Who would have looked for philosophy in whales, or for poetry in blubber? -- review of The Whale in John Bull (London), October 25, 1851 (quoted in 2 Hershel Parker, Herman Melville: A Biography, 134 [2002])

*  *  *

To appreciate what Melville was doing in Moby-Dick, and to understand how the book might have struck most readers when it first appeared, it's important, I think, to keep in mind that Melville was writing about a then-thriving industry.  The age of sail, of course, was still very much alive, just as the "age of air travel" is today.  To the extent that whaling, before Moby-Dick, had anything of a romantic aura, it revolved mostly around the exotic locales that whalers visited, not the work that whalemen actually did. 

The work of whalemen was bloody, dirty, smelly, and in many ways repulsive, and whalemen themselves were generally coarse and uneducated.  In addition to being sailors and whale killers, they were butchers and processors of animal products.  The forecastle, where most of the men lived at sea, was dark, cramped, often ill-ventilated and malodorous, and bug-infested.  (In the whaling memoir Nimrod of the Sea [1874], pg. 284, William M. Davis recalls how, after a meal, "each fellow slips his plate into the netting over his berth, and the cockroaches see to it that his crockery is clean for next meal.")

I've often wondered what industry of today is viewed by modern readers in much the same way that 1850s book-buyers might have viewed whaling.  What work is ongoing, dangerous, and physical -- even in its most up-to-date form -- and, while not really new, still somewhat unfamiliar and intriguing to moderns?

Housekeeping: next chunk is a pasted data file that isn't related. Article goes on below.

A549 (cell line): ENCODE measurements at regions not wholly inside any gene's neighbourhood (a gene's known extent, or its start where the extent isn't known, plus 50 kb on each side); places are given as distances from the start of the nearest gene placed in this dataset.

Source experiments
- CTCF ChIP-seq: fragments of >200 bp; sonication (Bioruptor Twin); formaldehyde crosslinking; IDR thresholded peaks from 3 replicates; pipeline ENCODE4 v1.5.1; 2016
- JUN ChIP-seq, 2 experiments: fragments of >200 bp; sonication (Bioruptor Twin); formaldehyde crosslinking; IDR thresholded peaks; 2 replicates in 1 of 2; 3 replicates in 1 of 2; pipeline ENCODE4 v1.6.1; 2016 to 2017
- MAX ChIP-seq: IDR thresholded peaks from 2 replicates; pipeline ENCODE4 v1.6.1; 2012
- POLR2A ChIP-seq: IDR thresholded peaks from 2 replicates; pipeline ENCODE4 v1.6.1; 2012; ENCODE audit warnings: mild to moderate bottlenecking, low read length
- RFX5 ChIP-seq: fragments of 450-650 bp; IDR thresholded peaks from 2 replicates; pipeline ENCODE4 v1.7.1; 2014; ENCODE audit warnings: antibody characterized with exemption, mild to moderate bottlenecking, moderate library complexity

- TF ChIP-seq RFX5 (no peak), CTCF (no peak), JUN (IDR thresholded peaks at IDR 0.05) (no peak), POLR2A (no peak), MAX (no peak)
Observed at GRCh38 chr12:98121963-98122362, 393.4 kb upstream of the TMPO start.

I think a good candidate is offshore oil drilling in the North Sea.

Consider:  Oil drilling has been practiced for about 150 years.  In 1850, offshore whaling had been practiced for about 180 years (since the early eighteenth century).  Deep-sea oil drilling began in the mid-twentieth century, about 70 years ago.  Whaling in the south Pacific began in 1791, about 60 years before Moby-Dick.  And both jobs are hard and dangerous -- a good idea of the dangers involved in North Sea oil drilling can be obtained by watching the episode in the National Geographic series "Seconds from Disaster" on the 1988 Piper Alpha disaster, which took 167 lives.

Imagine the genius required to write not just a good novel, but a masterpiece for the ages, about oil men working on a drilling platform in the North Sea.

(The points about the history of whaling are based on Chapter 2 of In Pursuit of Leviathan [1997].)

Tuesday, March 13, 2018

Melville and the Iron Duke

Wellington (detail), painted soon after Waterloo

The Duke of Wellington, who led the allied forces to victory over Napoleon at the battle of Waterloo, famously declared to his troops at the decisive moment, "Up, Guards, and at 'em!"  While historians have long doubted he actually said that (Wellington himself couldn't remember what he may have said), the command attributed to him seems to have been as familiar to nineteenth-century English speakers as "a date which will live in infamy" is to us today. 

A quick search on Google Books has turned up a pre-Moby-Dick reference to the saying in a New York periodical:  The June 1846 issue of The Eclectic Magazine of Foreign Literature, Science, and Art reprinted from Punch a humorous exchange of letters in which one Adolphus Carns tried to have the Duke settle a bet over whether he had said, "Up, Guards, and at 'em," or "Guards, up, and at 'em!"   Wellington declined to decide the dispute.

What does all this have to do with Melville?  Scholars have shown how Melville's writing in Moby-Dick echoes Shakespeare frequently and, less often, other authors he was reading at the time.  And something that sounds a lot like an echo of Wellington comes from the mouth of the Tahitian Sailor in "Midnight, Forecastle" (Ch. 40): "The blast! the blast! Up, spine, and meet it!"

Incidentally, in what might be called the battle-of-Waterloo section of Part I of Finnegans Wake, Joyce plays with the command attributed to Wellington (amid references to the Sepoy Mutiny of 1857 and Alice's Adventures in Wonderland and who knows what else):  "This is the seeboy, madrashattaras, upjump and pumpim, cry to the Willingdone."